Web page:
UPS hits the gas on greener delivery truck fleet

October 9, 2019 - Comment

Starting next year, there will be a lot more “green” in those brown UPS delivery trucks.

Starting next year, there will be a lot more “green” in those brown UPS delivery trucks.

Reuters: Business News

John Knudtson is the Vice President of Business Development for Motiv Power Systems. His long career in commercial vehicles includes more than 20 years with Utilimaster, a major manufacturer of delivery van bodies, where he served as Vice President of Product Development. While there, he developed relationships with many of the major U.S. delivery fleets, such as FedEx, Frito-Lay, UPS and the USPS. By gaining an understanding of their business, he was instrumental in developing innovative solutions to reduce their total cost of operation. He also worked with a major automotive OEM to initiate, plan and execute the development of a brand new, highly innovative, fuel-efficient commercial van.

John has also worked very closely with many major vehicle OEMs such as Ford, GM, Navistar, Mercedes and Isuzu on joint vehicle development projects. Many of these projects involved the development of new vehicles using alternative propulsion systems and other highly innovative systems. These included the development of a diesel-electric hybrid van with Freightliner and Eaton, a gas-electric van with Ford and Azure Dynamics, and an electric straight truck. John brings an exceptional understanding of delivery van and truck requirements to the Motiv team. He leads tasks that require technical expertise in these vehicles and the use and maintenance systems of the vehicles.

How did you first get involved in the green industry?

I came out of college as an engineer with a strong interest in the automotive industry. At the time, fuel prices were very high and there was a lot of talk about building more fuel-efficient vehicles. My first job was with Winnebago Industries, designing RVs, and one of my first assignments was to work on a team to develop a small, very fuel-efficient, front-wheel-drive motorhome using a vehicle platform supplied by Renault. I guess I was hooked from there on.

What interests you most about being green?

I guess my engineering training taught me to always work to maximize efficiency and minimize waste. Whether that is wasted fuel, wasted energy, wasted movement and effort by a driver or waste hauled to the landfill. The motor vehicle industry has come a long way in improving vehicle efficiency, but it still has a long way to go. We can still do a lot better at matching vehicle powertrains to the application, and improving the efficiency of these powertrains.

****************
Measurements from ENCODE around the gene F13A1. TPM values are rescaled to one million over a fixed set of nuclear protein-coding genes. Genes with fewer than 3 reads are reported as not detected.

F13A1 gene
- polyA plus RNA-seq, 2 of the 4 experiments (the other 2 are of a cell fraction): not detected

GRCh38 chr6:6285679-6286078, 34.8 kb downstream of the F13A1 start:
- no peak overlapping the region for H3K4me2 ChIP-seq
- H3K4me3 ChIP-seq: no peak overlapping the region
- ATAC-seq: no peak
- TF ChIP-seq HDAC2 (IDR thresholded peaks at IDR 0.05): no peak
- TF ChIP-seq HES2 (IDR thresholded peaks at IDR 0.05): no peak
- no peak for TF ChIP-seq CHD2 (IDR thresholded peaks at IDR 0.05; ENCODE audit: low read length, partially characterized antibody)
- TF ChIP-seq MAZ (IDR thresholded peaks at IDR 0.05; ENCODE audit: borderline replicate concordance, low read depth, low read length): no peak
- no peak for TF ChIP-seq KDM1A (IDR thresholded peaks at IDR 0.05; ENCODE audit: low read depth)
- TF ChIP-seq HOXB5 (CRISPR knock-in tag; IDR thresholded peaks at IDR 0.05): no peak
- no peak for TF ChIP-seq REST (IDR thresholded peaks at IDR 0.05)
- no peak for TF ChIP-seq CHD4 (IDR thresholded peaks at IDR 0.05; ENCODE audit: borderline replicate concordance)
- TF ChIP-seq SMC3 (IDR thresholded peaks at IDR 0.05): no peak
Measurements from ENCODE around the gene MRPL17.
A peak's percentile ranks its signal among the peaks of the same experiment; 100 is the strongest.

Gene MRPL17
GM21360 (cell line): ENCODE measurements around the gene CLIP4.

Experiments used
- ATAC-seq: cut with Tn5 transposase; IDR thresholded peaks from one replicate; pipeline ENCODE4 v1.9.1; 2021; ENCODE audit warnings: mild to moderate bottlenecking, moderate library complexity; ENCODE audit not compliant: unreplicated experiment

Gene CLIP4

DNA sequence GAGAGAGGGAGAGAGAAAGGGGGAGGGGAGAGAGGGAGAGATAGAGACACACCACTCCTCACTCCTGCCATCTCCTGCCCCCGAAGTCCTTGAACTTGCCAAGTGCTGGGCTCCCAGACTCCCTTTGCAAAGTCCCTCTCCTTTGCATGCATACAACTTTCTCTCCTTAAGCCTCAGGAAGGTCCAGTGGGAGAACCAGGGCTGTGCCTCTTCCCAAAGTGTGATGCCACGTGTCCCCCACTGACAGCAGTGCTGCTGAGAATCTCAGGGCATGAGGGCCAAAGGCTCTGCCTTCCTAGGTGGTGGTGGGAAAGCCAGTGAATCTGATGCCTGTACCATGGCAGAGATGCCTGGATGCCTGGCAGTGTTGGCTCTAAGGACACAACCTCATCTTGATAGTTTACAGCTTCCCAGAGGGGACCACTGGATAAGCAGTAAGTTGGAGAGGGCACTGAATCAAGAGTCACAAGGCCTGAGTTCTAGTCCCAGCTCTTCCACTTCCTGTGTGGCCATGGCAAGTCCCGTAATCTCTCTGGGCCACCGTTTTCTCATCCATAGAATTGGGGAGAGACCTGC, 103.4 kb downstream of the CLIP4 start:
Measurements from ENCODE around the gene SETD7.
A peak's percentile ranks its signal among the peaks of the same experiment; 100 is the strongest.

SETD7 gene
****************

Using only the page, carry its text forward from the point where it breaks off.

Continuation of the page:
What is your biggest “green” pet peeve?

This is a tough one. I guess it is the perception that you have to make sacrifices to become more green. You have to drive slower, or sit in a cramped little vehicle, or turn your thermostat down, to conserve energy and reduce emissions. Not true. By designing something to be more energy efficient, you can actually improve overall performance and still reduce energy usage. For example: an electric bus. Zero emissions, and much quieter to ride in and be around.

What green trend is most exciting to you or your industry?

Charging electric vehicles from renewable sources. Using wind energy, solar energy or even the gas emitted from landfills to produce the electric energy to charge our electric buses and trucks. There are many landfills in the U.S. that are now capturing the gas emitted by decomposing trash and using it to power generators that create electricity. The gas emitted by a large landfill could easily provide enough energy to power all of the electric refuse trucks that are dumping there. And, it’s a ‘double dip,” because you are not emitting that gas into the atmosphere.

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